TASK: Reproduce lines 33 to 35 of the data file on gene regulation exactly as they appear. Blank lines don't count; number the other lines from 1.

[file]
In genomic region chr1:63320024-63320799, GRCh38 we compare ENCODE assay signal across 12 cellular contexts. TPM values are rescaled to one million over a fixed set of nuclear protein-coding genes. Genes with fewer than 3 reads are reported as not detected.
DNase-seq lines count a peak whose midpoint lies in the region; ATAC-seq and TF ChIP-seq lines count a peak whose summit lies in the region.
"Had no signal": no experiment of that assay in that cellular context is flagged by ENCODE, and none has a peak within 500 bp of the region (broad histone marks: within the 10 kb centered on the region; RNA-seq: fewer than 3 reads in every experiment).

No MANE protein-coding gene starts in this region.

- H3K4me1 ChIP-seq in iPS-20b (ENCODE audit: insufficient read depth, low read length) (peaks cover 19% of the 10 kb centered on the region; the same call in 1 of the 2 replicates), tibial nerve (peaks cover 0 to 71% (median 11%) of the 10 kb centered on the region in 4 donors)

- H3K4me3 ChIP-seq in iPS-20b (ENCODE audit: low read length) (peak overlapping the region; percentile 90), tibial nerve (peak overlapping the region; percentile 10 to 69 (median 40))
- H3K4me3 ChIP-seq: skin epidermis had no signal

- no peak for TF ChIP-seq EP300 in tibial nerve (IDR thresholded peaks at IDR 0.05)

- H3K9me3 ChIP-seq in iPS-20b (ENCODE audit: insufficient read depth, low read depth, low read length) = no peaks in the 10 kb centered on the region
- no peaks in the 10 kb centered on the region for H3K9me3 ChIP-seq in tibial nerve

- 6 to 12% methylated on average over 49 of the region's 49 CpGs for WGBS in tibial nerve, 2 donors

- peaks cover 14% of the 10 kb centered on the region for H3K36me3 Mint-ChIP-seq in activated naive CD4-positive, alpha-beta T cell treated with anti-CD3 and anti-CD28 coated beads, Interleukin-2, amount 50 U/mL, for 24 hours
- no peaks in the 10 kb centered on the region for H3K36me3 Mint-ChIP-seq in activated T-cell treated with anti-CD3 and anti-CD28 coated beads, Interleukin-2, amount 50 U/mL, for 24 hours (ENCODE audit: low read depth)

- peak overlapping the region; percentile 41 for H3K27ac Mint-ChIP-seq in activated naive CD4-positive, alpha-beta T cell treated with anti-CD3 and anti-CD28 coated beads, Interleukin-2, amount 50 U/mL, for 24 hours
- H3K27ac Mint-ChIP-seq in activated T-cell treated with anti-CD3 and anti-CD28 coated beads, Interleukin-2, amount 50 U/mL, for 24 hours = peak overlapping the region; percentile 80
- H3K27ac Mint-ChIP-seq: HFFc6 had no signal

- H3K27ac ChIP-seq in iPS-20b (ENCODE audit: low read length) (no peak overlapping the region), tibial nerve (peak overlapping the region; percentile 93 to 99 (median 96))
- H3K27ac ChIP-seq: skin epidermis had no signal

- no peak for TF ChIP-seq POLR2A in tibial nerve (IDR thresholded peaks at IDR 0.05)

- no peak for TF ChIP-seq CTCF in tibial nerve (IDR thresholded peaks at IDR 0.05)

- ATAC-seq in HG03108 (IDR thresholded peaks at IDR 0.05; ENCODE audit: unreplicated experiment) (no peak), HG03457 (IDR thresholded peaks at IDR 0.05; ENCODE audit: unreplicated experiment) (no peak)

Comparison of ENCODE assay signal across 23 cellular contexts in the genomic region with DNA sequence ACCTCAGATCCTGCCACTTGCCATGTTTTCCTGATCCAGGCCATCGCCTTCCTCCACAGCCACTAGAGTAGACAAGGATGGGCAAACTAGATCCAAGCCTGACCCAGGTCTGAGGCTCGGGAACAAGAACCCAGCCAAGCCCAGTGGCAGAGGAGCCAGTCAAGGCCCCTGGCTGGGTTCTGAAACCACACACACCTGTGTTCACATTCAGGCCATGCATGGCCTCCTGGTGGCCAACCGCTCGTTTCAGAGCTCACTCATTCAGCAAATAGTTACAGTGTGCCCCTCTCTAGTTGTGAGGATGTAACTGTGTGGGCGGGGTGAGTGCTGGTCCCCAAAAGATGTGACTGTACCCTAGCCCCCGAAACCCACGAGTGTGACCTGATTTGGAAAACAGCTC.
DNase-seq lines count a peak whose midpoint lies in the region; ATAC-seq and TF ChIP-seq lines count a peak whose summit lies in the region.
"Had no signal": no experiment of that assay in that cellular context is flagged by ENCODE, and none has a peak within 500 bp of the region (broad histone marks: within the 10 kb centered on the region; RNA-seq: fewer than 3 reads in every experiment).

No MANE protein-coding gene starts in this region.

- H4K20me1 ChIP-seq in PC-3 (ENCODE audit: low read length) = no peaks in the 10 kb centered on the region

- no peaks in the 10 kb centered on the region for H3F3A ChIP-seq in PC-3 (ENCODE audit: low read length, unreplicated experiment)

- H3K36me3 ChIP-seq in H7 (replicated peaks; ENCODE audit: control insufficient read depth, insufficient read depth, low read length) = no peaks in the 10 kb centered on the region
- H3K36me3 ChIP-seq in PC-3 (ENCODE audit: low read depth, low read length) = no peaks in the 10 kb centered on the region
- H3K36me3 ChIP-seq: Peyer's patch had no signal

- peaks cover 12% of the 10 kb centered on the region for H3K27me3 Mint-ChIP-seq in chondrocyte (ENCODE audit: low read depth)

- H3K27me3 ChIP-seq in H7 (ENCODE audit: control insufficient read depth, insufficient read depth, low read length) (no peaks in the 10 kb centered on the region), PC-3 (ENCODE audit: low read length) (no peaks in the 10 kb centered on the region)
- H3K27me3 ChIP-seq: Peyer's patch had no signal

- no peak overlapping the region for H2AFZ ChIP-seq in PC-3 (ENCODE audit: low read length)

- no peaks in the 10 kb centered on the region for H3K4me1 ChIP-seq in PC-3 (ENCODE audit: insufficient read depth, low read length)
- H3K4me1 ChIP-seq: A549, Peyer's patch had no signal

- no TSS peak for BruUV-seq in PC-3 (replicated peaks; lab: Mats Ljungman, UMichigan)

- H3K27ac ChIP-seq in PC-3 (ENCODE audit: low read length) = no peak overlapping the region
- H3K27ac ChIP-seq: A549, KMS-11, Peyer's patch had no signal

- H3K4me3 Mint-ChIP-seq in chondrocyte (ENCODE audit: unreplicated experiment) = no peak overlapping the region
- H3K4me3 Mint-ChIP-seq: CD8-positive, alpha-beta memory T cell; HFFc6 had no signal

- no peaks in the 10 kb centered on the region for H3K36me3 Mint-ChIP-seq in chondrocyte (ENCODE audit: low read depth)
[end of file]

- H3K27me3 ChIP-seq: Peyer's patch had no signal

- no peak overlapping the region for H2AFZ ChIP-seq in PC-3 (ENCODE audit: low read length)

- no peaks in the 10 kb centered on the region for H3K4me1 ChIP-seq in PC-3 (ENCODE audit: insufficient read depth, low read length)